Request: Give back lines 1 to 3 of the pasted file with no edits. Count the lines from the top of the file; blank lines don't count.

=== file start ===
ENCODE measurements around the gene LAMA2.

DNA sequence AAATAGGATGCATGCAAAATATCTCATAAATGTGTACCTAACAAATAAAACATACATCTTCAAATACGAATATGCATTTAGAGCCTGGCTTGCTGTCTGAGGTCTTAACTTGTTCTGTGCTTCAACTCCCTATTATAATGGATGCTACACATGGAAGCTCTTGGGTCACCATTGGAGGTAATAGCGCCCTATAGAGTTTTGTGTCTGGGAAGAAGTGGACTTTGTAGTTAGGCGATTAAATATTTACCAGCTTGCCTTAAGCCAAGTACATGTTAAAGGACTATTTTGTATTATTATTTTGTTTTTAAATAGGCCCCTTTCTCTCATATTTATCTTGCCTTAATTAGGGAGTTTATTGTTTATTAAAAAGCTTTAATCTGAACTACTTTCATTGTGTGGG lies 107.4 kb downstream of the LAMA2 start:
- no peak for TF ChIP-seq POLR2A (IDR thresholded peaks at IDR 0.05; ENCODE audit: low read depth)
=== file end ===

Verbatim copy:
ENCODE measurements around the gene LAMA2.

DNA sequence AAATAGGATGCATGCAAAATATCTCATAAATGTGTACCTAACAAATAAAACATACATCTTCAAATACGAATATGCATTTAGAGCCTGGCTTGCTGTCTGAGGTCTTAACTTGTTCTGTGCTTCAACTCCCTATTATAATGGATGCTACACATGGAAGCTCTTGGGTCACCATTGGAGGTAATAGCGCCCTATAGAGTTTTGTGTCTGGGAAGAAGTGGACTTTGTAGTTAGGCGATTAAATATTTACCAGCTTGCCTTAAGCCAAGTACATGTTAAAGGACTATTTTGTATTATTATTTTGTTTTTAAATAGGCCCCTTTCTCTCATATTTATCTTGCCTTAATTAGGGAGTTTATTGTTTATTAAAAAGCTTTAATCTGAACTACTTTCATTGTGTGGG lies 107.4 kb downstream of the LAMA2 start:
- no peak for TF ChIP-seq POLR2A (IDR thresholded peaks at IDR 0.05; ENCODE audit: low read depth)